Last Modified: 17 Aug 2012

Also known as: Guaquero

a huaco found by a huaquero in peru

A huaquero is a person who clandestinely excavates at archaeological sites for the purpose of obtaining marketable antiquities; a looter. The term is derived from the Quechua word ‘huaca’ (also ‘wak’a’). Prior to the Spanish Conquest, a ‘huaca’ was anything that was sacred with an emphasis on sacred places. Today the term is most often ascribed to archaeological sites. In the form ‘huaco’, it normally, but not exclusively, means an ancient ceramic piece. Depending on the context, use of the term ‘huaca’ in modern times can imply that there is still a sacred quality to these sites and objects. A huaquero, then, is a person who illicitly excavates huacas (archaeological sites) for huacos (artefacts). The verb associated with huaqueros is ‘huaquear’: to illicitly dig at or loot an archaeological site.

The term ‘huaquero’ is most closely associated with Peru and, to a lesser extent, Ecuador and Bolivia due to its origins in Quechua, but it is not uncommon in other Spanish-speaking countries. The form ‘guaquero’ has been applied to grave robbers in Colombia since at least the mid 19th century (e.g. Bollaert 1860; Holton 1857). This early use of the term seems to correspond with the gold objects often encountered in pre-Conquest Colombian tombs. Thus these early guaqueros were not looting to feed a demand for antiquities, rather for gold objects that could be melted down and sold (Bollaert 1860: 39; Holton 1857: 53). It should be noted that in Colombia, the term ‘guaquero’ is also used to describe people who illegally ‘poach’ emerald mines along the Río Itoco. They tunnel into privately held mines at night, hence the terminological analogy to a looter tunnelling into a tomb.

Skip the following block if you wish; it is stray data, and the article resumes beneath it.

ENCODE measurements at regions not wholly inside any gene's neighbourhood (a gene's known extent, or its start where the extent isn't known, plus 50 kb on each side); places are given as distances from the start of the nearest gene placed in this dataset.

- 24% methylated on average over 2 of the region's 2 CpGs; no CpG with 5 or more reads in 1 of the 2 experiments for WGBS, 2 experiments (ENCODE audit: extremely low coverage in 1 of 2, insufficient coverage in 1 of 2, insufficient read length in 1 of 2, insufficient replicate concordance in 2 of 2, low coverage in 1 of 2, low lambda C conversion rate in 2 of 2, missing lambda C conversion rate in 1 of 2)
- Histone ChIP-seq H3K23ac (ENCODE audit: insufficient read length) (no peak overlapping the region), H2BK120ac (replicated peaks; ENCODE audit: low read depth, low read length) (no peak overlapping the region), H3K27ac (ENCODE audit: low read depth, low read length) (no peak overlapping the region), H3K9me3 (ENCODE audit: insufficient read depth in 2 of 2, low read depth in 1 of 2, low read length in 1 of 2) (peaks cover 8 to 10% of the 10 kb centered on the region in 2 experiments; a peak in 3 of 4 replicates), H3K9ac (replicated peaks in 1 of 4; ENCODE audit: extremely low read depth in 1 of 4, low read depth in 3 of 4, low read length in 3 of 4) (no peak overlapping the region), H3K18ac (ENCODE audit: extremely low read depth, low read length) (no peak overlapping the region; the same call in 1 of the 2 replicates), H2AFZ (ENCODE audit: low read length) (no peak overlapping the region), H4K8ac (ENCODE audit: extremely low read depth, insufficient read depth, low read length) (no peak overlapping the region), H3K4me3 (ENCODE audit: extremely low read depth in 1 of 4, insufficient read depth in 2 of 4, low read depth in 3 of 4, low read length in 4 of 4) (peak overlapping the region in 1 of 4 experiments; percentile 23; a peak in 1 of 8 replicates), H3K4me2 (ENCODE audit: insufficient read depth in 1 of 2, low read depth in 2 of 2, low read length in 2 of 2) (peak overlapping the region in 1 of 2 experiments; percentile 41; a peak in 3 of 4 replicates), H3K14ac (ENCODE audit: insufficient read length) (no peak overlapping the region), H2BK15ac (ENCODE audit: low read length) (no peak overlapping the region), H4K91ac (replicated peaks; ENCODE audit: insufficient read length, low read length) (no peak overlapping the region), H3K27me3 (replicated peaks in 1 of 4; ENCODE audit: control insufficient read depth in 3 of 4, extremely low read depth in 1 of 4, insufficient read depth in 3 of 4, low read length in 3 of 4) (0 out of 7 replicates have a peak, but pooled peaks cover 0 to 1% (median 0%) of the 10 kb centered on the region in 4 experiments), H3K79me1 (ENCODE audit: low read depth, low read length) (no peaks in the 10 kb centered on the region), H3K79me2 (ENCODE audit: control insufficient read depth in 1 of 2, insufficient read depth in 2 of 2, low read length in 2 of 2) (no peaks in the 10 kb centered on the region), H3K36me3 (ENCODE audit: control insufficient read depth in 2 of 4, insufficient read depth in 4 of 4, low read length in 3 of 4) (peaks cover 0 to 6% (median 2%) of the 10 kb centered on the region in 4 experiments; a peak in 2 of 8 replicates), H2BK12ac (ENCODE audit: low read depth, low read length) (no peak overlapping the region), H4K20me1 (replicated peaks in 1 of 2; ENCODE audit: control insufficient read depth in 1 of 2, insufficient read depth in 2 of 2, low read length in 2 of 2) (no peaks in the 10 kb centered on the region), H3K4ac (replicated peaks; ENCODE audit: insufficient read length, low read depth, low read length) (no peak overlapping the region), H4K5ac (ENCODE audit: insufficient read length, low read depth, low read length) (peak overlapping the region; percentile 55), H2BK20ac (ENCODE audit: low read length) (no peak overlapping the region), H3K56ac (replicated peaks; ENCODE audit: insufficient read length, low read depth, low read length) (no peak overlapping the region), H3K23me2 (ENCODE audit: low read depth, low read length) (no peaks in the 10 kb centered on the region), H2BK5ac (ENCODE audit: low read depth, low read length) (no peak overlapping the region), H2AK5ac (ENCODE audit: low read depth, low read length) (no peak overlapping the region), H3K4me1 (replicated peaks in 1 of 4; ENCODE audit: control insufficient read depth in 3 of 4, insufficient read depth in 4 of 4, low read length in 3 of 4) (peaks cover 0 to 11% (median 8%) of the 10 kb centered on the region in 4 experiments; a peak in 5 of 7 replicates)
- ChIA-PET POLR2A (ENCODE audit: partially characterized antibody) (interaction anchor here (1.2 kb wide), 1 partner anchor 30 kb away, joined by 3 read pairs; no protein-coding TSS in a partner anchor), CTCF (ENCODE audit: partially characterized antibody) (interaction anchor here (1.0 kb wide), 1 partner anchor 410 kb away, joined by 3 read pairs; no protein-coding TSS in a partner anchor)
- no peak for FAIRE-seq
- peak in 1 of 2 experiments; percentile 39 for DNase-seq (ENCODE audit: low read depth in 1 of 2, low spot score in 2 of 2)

Historically, the term ‘huaquero’ was used by some to denote not the diggers but the artefacts/huacos themselves (de Rivero 1951: 273; Sobreviela 1805)[1], but by the end of the 19th century the divisions between the terms ‘huaquero’ and ‘huaco’ were largely set. Although the term may have been more neutral in the 19th and very early 20th century, it is now used exclusively for illicit diggers and has negative connotations. In certain sectors of society, huaquero activity is seen as disturbing the huaca which is dangerous spiritually as well as physically. That said, huaquerismo was once at least a partially valid livelihood which has left its mark on local culture (e.g. the ‘traditional’ Peruvian song ‘El Huaquero’ by Miguel Paz).


Bollaert, William (1860), Antiquarian, Ethnological and other Researches in New Granada, Equador, Peru and Chile (London: Trubner &Co).

de Rivero, Mariano Eduardo (1951), Antiguidades Peruanas (Vienna: Imprenta Imperial de la Corte y del Estado).

Holton, Isaac F (1857), New Granada: Twenty Months in the Andes (New York: Harper & Brothers, Publishers).

Sobreviela, Manuel (1805), Voyages au Pérou (London: John Skinner).

[1] ‘Le huaquero est un petit vase de terre.’ (Sobreviela 1805).